"Oh look" said Julian Clary, holding up a perspex key fob, "there's nothing worse than an empty ring". The 12-year-old boy who had come to argue the case for being allowed his own house key didn't appear to fully appreciate this joke but his parents obviously did, along with the rest of the audience. None of them appeared very worried that a child should be so proximate to a sly gag about the pleasures of sodomy. I'm not worried either, in case this sounds as if I'm working myself into a froth of indignation, because whatever you think of innuendo as a form of wit it is wonderfully obliging in the way that it spares the innocent and the ignorant. Like some comic smart bomb it finds its legitimate targets with perfect precision and knocks them in the aisle, but leaves the uninitiated looking only mildly bemused by the explosions of mirth all around them. What's so funny about an empty ring, after all?
All Rise for Julian Clary is one of those programmes that exist solely to provide a frame for the talents of their presenters - in this case a languidly suggestive charm and a capacity for snappy double entendres. (Not all that snappy, actually, since some of the best are clearly scripted in advance and have to be crowbarred into the general banter with the help of June Whitfield, who consolidates her game old dame reputation by acting as Clary's feed.) The notion is that members of the public bring long-running disputes for arbitration; Clary cross-examines the relevant witnesses in a desultory sort of way, makes some vaguely rude remarks and then hands down his verdict, after about one and a half seconds of deliberation. It isn't a game-show exactly (though the losing parties have to pay some kind of forfeit) and it isn't a plain person's chat-show either, given that those who take part are merely the willing butts (as it were) of Clary's insinuation. Indeed the only televisual category you could safely file it under is "just a bit of a giggle".
As such it will not bear much critical weight (you either giggle or you don't) but it is intriguing to note how the terms of camp have been changed by more liberal attitudes. The set for Clary's show includes the Polari inscription "Julian Bona Regina", a reminder that there was a time when it was necessary for gay men to speak in a way that would not be understood by outsiders. Innuendo, too, is a kind of subversive code, a way of mentioning the unmentionable, but it is undermined here by the unfussy candour with which Clary reminds you that he's for real - not a man pretending to be gay but a gay man not pretending at all.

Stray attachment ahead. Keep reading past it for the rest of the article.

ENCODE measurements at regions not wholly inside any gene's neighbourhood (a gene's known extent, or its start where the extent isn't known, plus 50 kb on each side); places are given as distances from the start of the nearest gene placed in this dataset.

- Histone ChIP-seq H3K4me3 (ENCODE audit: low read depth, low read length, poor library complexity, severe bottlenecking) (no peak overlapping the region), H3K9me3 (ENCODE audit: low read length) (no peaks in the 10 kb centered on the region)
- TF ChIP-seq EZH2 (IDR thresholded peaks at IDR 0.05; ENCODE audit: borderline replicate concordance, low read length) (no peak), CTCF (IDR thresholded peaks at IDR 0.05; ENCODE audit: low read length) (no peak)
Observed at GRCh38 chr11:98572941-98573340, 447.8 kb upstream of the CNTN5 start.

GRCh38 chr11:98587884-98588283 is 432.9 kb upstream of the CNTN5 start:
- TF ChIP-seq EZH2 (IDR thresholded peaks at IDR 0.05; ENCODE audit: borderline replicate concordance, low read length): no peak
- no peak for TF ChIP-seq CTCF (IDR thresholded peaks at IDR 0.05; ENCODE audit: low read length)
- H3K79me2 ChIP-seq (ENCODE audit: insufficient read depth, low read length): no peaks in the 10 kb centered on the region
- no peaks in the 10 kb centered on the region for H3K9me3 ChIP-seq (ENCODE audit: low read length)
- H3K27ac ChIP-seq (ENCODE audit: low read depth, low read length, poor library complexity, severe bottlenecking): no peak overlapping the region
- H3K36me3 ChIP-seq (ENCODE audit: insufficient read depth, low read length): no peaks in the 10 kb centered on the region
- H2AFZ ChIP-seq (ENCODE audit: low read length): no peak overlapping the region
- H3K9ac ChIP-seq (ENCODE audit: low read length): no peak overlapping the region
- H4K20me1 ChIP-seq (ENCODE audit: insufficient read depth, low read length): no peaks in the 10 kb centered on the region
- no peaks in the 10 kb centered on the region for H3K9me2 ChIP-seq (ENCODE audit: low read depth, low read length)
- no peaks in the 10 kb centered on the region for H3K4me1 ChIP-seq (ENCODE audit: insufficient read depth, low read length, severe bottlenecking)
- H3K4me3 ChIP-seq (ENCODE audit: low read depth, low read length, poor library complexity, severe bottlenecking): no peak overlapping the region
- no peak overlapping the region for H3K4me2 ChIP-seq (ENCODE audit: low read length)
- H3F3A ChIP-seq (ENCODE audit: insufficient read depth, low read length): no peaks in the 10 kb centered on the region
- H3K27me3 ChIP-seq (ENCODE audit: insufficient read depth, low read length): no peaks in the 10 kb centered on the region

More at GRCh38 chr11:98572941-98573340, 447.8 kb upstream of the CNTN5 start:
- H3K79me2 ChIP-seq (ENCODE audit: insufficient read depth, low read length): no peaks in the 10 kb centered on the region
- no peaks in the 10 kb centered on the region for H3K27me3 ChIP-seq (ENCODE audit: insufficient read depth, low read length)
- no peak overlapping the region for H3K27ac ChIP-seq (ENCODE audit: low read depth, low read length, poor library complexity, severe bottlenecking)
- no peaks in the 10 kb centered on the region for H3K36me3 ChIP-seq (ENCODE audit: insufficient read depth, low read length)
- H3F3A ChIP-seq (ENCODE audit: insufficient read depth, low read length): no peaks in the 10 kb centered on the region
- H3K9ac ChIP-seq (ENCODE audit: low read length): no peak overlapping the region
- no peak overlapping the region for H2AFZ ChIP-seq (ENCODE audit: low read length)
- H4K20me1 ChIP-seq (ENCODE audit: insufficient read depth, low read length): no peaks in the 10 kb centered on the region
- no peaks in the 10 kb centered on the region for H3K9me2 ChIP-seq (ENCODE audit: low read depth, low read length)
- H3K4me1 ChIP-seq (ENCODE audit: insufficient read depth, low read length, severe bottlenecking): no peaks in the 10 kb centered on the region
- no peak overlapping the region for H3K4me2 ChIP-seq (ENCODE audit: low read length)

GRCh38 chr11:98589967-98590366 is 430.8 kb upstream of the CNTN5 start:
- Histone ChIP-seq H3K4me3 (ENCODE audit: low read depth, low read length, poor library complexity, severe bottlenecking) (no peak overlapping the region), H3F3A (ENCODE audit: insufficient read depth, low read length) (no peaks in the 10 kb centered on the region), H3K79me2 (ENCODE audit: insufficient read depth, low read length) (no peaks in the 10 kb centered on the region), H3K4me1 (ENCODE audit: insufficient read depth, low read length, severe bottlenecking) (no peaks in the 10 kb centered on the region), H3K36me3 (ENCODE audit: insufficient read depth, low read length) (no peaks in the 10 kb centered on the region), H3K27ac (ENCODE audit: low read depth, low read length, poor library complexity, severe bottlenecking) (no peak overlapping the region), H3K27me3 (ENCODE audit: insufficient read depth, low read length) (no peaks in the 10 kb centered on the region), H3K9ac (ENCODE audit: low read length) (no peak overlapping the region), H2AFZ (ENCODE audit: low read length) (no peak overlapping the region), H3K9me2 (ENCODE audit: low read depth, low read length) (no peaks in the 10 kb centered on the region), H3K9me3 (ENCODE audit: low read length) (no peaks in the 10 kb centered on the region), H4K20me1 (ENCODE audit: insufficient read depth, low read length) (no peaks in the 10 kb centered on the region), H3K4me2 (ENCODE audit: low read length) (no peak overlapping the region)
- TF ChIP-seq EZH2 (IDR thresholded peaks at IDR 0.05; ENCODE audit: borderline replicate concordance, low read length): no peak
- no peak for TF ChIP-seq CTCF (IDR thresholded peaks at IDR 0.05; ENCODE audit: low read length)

"Obviously on my side of the fence we don't have to worry about these things" he explained to a burly, crop-haired Geordie who was listing the seven children he'd had by various women. As a result, for all the sexual nudging (and for all that Clary offered to vasectomise the Geordie with his teeth) the show has what you might call a queer kind of innocence.
You might say the same thing about the Adam and Joe Show, but only if you had in mind the archaic use of "innocent" to mean silly. This is not an insult, necessarily - even Channel Four's on-air trails admiringly refer to the programme as "stupid" and it goes out at a time when alcohol is likely to have made the audience amenable to a bit of nonsense. I was stone cold sober when I watched it but it made me laugh all the same. Adam and Joe are camcorder jokers whose contributions to a compilation of home-made television so impressed the producer that he gave them their own series. The big time has not spoiled them - there are still plenty of rough edges - but the modest budget does mean that their stuffed toy remake of The English Patient could include some beautifully detailed sets. Indulged amateurism is usually excruciating for everyone except the performers but on this occasion the rest of us get to have some fun too.